For those who survive at least 5 years post heart transplant, there is a steady decline in survival over the ensuing 2 decades with estimated survival 73% at 15 years and 51% survival at 25 years (2). The number of children alive but with the sequelae of chronic graft dysfunction has not been described and may be more prevalent than expected. A paper by Kindel et al. focusing on cardiac allograft vasculopathy (CAV) describes features of cardiac dysfunction at the time of coronary assessments (3). In this multi-institutional analysis of 8,000 hemodynamic assessments in 2,000 pediatric heart transplant recipients, the left ventricular ejection fraction (LVEF) was depressed (<45%) in 3.5%, right atrial pressure was elevated (>13 mmHg) in 4.4%, and pulmonary capillary wedge pressure was elevated (>15 mmHg) in 6.4% of assessments. Graft survival was worse with any degree of graft dysfunction and CAV compared to those with CAV but normal graft function (3). Unfortunately, this study did not assess outcomes of chronic graft dysfunction in the absence of CAV, but it is expected that these outcomes would also be poor.


While some children with end-stage disease after heart transplant are eligible for retransplant, others may choose not to undergo retransplant or are not eligible related. Contraindications to retransplant are like those put forth for primary transplant candidacy (4). Multiple large registry studies have shown lower survival after retransplant compared to primary transplant (57). A recent study by Conway et al. found similar early complications after heart transplant. However, retransplant patients had a higher risk of early and late rejection, CAV, earlier time to graft failure, and higher risk for late renal dysfunction (6). In multivariate analysis, retransplant was a risk factor for death at 1, 5, 10, and 15 years after second transplant compared to primary transplant (6). These data should be considered when discussing retransplant as an option for end stage care with patients and families.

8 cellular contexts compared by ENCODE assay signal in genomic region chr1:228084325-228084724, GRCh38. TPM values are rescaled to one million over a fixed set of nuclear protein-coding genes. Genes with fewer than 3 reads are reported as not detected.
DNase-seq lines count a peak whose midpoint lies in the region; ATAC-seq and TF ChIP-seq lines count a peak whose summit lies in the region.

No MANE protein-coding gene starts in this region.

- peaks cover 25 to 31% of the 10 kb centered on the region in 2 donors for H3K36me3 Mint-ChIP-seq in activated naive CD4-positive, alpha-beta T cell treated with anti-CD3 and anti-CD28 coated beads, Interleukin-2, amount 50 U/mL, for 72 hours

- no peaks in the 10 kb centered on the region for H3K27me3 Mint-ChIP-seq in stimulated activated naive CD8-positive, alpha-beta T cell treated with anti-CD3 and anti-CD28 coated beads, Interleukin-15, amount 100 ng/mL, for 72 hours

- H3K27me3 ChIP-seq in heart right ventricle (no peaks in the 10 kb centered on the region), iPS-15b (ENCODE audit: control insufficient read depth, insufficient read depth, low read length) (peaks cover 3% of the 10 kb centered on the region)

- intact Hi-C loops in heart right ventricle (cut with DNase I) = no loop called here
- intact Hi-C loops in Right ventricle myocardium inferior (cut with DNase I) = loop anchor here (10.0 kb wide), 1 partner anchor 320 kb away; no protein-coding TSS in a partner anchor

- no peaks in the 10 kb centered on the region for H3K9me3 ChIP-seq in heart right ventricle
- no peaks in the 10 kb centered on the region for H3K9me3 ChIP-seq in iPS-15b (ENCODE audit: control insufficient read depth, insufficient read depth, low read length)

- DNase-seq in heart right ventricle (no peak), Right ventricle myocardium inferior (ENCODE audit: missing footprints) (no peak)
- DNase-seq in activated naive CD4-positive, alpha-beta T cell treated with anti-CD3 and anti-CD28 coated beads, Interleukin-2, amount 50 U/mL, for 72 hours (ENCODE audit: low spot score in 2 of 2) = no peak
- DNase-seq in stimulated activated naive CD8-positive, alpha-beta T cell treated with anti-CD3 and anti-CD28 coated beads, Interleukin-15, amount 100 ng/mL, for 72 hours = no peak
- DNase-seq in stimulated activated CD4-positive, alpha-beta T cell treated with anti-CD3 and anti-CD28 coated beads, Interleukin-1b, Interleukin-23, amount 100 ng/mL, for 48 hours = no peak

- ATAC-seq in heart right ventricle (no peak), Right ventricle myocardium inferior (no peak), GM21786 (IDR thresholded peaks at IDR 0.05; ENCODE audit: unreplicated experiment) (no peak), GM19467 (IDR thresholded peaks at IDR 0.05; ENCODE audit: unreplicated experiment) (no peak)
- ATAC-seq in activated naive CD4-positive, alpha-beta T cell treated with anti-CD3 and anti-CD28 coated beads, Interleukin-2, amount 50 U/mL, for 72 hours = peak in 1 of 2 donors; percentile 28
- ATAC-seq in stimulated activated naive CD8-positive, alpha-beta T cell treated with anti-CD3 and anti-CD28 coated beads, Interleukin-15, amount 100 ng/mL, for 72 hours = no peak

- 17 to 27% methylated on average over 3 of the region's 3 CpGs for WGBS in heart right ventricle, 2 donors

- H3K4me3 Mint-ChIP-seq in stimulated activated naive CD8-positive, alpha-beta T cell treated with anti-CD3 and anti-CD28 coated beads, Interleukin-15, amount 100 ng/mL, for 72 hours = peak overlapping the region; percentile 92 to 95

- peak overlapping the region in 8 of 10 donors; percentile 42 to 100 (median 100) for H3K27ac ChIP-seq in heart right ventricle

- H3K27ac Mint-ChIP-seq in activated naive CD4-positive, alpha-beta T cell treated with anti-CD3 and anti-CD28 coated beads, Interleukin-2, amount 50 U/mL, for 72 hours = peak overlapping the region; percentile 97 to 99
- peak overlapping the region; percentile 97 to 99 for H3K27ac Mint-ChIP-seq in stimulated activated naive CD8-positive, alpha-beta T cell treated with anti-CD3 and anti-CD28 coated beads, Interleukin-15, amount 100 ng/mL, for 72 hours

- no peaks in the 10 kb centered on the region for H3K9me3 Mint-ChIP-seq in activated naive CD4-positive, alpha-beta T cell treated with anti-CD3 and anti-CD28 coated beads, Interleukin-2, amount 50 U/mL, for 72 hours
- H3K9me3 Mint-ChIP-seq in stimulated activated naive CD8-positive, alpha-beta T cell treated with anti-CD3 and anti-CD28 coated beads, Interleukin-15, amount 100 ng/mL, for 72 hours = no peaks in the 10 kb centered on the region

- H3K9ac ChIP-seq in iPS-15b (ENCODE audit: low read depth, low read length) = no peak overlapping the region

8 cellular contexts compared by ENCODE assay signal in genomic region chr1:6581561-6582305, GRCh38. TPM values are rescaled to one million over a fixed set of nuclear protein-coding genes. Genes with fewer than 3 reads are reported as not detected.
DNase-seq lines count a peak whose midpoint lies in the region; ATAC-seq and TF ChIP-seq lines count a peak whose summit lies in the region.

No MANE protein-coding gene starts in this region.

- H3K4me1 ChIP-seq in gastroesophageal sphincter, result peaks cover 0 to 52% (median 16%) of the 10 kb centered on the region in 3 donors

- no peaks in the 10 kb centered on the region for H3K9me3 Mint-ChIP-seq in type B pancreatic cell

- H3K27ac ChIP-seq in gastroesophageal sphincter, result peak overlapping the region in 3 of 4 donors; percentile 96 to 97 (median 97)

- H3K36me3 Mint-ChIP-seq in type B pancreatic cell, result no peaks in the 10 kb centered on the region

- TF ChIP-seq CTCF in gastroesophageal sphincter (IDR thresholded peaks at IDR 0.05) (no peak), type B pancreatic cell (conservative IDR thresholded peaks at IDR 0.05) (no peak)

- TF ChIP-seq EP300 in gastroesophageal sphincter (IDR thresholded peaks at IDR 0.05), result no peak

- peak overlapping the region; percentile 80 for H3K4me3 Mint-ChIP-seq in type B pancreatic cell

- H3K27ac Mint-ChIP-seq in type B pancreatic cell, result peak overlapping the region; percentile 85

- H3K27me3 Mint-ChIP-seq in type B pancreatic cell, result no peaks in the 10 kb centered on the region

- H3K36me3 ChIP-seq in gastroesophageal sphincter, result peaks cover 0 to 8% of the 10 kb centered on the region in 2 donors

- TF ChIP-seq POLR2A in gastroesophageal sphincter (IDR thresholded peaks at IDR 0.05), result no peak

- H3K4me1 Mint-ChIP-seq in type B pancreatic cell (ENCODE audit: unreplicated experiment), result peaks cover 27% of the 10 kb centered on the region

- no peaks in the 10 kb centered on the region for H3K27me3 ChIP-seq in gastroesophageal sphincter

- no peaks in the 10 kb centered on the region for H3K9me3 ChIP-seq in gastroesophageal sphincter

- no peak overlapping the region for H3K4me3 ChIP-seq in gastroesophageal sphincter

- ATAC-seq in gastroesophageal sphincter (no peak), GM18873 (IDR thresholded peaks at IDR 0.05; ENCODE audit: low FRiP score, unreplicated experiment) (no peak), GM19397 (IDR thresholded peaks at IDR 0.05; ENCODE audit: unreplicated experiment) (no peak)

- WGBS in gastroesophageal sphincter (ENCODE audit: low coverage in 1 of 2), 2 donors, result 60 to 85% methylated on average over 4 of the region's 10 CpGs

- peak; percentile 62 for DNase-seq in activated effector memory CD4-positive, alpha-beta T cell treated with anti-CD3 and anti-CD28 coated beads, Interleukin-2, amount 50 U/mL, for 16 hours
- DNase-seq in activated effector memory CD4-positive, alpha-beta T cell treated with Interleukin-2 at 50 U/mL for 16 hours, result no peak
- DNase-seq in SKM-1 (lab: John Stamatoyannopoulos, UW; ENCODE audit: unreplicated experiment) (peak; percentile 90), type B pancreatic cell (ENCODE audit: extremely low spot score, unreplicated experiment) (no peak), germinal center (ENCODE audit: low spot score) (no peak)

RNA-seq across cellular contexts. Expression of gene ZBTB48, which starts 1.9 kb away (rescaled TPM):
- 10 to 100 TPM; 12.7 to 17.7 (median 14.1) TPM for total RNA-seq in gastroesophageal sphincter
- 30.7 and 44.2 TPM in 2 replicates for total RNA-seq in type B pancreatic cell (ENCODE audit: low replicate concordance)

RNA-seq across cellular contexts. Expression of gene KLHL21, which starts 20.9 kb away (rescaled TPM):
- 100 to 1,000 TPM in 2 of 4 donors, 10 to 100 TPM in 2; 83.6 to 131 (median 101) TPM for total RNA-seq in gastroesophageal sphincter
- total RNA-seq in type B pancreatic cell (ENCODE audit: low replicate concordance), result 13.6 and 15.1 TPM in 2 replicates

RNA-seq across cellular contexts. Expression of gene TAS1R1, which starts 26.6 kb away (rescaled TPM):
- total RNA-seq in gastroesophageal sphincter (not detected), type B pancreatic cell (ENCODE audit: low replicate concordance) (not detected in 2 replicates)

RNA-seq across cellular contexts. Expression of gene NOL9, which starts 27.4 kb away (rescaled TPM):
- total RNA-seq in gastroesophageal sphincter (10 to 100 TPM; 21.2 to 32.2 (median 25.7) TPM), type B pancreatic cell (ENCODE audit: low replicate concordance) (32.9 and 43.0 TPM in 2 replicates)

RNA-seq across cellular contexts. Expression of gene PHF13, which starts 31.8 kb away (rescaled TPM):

Medical therapy